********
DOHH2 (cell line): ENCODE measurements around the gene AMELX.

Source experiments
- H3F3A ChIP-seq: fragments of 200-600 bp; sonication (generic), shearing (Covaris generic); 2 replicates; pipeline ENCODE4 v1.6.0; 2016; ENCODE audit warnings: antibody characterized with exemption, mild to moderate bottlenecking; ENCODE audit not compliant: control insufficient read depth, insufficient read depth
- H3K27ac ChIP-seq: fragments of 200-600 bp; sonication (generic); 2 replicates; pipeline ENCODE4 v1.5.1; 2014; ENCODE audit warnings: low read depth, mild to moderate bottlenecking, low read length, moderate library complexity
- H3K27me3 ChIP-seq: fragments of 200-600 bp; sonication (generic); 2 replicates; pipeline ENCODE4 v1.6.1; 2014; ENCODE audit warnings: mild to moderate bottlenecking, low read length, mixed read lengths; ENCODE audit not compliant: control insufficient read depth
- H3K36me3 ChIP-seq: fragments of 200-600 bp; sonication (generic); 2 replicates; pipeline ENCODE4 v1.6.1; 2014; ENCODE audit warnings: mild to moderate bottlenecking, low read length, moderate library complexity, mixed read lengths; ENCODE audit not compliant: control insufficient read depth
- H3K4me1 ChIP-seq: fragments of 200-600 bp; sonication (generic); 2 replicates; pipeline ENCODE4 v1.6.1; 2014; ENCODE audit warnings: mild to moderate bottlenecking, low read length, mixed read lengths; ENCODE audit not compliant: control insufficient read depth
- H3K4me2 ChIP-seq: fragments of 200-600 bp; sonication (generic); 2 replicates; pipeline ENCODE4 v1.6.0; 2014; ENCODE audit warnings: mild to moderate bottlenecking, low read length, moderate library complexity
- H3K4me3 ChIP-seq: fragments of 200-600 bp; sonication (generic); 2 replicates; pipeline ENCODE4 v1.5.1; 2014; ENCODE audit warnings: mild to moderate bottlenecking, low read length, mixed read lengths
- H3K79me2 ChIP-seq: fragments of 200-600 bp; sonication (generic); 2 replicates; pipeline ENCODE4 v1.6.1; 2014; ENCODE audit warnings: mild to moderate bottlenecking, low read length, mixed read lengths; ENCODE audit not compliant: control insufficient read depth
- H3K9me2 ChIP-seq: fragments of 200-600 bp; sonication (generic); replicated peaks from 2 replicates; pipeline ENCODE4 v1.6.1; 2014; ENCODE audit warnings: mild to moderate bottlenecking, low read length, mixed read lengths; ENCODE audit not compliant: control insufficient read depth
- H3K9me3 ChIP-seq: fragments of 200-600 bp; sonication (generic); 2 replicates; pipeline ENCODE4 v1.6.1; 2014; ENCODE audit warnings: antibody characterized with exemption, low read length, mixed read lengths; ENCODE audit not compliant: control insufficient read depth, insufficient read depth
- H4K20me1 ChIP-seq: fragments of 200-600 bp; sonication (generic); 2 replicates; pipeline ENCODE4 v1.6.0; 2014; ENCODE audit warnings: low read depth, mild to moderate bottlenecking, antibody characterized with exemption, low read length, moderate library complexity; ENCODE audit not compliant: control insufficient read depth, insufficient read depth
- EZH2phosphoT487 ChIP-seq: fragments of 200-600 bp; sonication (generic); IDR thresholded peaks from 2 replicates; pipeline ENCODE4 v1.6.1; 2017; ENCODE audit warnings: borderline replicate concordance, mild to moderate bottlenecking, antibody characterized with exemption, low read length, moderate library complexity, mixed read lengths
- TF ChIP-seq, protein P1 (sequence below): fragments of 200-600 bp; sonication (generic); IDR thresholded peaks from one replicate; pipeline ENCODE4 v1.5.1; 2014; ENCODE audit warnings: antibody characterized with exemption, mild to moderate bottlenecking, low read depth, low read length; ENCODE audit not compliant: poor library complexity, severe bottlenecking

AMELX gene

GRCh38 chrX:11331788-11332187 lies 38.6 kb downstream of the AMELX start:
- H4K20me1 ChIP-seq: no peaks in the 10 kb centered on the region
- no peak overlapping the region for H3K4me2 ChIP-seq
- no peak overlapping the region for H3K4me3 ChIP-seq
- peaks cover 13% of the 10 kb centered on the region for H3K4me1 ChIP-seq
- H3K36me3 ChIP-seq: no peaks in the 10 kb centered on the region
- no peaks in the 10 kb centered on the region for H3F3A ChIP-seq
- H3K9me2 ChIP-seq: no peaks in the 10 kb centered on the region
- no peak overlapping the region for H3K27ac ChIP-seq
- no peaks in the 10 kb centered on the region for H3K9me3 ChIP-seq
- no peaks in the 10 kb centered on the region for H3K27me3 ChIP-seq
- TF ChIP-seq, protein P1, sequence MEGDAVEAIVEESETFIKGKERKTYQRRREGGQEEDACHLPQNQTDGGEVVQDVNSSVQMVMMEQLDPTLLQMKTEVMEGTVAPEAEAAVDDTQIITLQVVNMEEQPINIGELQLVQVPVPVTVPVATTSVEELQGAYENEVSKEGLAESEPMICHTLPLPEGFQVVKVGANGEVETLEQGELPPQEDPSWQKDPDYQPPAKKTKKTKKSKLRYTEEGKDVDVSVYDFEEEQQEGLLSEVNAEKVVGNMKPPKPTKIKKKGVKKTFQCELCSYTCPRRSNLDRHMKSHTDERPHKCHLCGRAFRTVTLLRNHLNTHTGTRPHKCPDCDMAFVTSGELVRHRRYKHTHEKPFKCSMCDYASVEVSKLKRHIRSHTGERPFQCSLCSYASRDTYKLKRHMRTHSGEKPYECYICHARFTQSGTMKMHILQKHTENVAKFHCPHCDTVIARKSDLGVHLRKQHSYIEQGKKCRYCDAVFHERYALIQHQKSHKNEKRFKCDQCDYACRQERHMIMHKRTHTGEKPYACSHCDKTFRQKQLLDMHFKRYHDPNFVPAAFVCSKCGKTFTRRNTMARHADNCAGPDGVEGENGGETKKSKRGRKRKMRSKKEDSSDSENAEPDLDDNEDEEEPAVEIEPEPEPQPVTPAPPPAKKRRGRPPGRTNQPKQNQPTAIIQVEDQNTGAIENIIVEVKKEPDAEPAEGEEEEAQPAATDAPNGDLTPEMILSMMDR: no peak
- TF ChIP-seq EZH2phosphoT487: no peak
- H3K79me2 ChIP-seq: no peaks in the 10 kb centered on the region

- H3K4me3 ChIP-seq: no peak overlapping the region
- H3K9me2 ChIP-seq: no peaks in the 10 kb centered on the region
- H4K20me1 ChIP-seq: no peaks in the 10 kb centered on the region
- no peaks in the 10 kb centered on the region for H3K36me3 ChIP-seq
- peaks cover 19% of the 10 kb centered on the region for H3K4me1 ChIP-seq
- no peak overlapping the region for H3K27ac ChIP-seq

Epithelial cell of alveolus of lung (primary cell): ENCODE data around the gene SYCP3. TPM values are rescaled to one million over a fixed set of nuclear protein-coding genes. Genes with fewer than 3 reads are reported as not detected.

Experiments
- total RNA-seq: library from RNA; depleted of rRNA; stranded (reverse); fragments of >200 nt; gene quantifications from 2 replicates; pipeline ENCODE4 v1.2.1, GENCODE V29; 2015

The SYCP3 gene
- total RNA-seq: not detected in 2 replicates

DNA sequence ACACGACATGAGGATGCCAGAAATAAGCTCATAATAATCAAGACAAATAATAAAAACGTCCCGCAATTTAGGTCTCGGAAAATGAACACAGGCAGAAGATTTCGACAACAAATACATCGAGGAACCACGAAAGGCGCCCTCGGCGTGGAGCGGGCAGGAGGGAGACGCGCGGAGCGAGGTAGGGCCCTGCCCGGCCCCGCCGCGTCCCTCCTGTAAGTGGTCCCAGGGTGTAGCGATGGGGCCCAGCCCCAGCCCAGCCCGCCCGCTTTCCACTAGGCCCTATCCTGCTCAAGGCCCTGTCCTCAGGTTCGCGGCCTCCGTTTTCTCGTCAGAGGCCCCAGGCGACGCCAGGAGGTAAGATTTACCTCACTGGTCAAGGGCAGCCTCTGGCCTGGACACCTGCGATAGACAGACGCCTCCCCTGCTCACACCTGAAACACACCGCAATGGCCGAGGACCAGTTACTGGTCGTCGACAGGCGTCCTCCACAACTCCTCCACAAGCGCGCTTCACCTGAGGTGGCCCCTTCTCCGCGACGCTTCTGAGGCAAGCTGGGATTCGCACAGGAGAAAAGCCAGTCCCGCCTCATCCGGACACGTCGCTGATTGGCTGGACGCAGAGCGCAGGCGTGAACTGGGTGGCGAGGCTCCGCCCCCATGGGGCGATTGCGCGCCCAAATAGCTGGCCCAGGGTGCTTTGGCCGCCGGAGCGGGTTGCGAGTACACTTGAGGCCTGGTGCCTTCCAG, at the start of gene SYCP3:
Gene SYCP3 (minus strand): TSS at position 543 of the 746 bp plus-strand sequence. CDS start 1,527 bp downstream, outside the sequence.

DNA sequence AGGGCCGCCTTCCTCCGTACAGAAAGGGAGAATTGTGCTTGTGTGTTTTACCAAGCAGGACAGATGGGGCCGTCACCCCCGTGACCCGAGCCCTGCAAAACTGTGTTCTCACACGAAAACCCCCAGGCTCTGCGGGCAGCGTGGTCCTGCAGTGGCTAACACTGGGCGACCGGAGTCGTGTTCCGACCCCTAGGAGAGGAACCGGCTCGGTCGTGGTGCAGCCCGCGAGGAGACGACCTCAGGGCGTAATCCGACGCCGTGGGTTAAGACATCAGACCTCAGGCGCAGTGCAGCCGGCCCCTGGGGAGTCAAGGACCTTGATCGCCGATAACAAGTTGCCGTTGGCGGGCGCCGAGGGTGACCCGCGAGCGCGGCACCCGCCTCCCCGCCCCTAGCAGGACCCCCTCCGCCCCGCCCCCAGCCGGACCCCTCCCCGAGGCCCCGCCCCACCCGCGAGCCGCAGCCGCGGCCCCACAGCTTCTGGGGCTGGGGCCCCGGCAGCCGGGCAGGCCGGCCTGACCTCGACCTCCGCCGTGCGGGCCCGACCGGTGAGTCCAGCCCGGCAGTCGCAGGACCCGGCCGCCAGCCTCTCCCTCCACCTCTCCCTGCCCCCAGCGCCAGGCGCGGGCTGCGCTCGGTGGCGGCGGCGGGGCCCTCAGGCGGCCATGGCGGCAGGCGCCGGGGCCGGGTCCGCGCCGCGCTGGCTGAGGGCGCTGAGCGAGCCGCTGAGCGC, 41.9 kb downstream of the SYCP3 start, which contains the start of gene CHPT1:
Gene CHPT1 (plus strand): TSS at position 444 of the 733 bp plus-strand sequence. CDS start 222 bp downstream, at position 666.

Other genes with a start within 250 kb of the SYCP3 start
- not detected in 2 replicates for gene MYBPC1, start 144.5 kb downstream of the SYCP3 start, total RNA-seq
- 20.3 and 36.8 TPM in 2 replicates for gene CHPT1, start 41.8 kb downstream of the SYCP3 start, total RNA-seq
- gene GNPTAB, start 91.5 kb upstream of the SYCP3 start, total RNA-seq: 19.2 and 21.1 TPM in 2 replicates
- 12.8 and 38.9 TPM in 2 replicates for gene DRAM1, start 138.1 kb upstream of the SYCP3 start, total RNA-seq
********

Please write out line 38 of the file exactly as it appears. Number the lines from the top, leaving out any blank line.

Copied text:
Experiments